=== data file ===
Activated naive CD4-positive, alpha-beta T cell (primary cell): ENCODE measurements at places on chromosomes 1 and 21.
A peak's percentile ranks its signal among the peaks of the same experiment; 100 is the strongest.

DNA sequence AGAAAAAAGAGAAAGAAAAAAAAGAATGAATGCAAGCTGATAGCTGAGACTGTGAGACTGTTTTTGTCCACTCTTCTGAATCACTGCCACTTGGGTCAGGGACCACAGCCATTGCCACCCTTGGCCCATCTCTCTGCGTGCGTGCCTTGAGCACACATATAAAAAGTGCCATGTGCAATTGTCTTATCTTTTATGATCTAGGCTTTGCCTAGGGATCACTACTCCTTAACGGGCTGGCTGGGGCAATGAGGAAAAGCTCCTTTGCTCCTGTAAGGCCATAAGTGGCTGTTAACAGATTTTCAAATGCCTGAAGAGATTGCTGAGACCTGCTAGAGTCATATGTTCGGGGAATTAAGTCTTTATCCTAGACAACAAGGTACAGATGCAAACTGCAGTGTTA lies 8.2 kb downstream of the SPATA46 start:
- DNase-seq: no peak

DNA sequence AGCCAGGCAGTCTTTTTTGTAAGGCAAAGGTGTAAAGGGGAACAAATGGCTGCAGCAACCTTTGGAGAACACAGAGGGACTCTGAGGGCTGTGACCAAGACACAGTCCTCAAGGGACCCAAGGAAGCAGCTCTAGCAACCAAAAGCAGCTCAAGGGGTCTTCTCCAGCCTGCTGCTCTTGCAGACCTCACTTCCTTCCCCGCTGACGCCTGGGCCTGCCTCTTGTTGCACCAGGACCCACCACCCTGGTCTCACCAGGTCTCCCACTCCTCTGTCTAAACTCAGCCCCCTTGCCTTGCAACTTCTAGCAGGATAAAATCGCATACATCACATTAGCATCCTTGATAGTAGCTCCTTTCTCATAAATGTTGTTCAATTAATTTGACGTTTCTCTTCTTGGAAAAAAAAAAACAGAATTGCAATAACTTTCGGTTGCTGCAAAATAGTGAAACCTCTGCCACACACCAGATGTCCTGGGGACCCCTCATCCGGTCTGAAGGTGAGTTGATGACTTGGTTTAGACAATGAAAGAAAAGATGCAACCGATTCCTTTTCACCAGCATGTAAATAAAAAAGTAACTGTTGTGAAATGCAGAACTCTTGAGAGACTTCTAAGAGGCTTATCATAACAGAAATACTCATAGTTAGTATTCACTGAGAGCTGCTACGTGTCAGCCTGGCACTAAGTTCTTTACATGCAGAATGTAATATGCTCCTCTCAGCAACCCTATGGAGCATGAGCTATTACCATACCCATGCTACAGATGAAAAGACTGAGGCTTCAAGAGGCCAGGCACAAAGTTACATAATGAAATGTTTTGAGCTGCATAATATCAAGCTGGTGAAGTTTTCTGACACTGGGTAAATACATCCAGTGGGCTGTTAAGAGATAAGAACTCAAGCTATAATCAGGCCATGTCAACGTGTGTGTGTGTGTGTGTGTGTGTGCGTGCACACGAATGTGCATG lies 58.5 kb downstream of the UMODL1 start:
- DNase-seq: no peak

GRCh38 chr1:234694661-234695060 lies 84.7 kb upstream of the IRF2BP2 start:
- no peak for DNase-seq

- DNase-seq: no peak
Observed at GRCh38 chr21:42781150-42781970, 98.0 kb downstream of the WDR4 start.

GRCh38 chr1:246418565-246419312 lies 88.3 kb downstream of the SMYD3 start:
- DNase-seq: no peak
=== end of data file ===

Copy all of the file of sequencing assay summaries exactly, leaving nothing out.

Activated naive CD4-positive, alpha-beta T cell (primary cell): ENCODE measurements at places on chromosomes 1 and 21.
A peak's percentile ranks its signal among the peaks of the same experiment; 100 is the strongest.

DNA sequence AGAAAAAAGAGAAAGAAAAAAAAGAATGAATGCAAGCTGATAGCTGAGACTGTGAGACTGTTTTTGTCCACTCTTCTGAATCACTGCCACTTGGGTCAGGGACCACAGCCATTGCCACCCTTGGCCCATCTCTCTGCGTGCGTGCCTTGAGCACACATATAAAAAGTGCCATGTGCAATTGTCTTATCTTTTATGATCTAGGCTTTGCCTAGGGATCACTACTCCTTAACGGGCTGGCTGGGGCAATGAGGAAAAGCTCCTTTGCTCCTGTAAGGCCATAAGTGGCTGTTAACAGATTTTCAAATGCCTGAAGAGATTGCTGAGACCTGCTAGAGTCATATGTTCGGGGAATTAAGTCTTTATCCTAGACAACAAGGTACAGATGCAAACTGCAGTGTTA lies 8.2 kb downstream of the SPATA46 start:
- DNase-seq: no peak

DNA sequence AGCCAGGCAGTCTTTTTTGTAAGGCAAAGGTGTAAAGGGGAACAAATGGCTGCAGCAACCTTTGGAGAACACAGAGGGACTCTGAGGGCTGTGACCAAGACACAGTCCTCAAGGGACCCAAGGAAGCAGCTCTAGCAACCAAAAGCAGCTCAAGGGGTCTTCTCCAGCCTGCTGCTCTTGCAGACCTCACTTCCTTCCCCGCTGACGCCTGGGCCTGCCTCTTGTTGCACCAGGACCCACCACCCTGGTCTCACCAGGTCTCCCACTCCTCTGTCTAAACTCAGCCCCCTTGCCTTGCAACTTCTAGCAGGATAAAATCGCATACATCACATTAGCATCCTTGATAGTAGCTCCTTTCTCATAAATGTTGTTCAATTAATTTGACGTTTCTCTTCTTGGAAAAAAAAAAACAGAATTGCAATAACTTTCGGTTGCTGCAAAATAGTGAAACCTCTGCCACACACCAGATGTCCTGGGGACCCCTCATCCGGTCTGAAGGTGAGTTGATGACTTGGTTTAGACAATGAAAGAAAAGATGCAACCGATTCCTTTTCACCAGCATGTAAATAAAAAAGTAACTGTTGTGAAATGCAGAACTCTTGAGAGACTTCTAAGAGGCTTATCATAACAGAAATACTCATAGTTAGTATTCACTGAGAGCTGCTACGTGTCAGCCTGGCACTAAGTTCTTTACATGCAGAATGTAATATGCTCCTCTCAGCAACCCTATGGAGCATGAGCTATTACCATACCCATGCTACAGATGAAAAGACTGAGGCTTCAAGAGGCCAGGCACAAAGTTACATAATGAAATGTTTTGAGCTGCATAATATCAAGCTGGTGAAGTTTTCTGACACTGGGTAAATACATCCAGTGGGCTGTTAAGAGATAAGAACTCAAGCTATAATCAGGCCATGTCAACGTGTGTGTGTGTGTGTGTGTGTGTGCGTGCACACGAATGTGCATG lies 58.5 kb downstream of the UMODL1 start:
- DNase-seq: no peak

GRCh38 chr1:234694661-234695060 lies 84.7 kb upstream of the IRF2BP2 start:
- no peak for DNase-seq

- DNase-seq: no peak
Observed at GRCh38 chr21:42781150-42781970, 98.0 kb downstream of the WDR4 start.

GRCh38 chr1:246418565-246419312 lies 88.3 kb downstream of the SMYD3 start:
- DNase-seq: no peak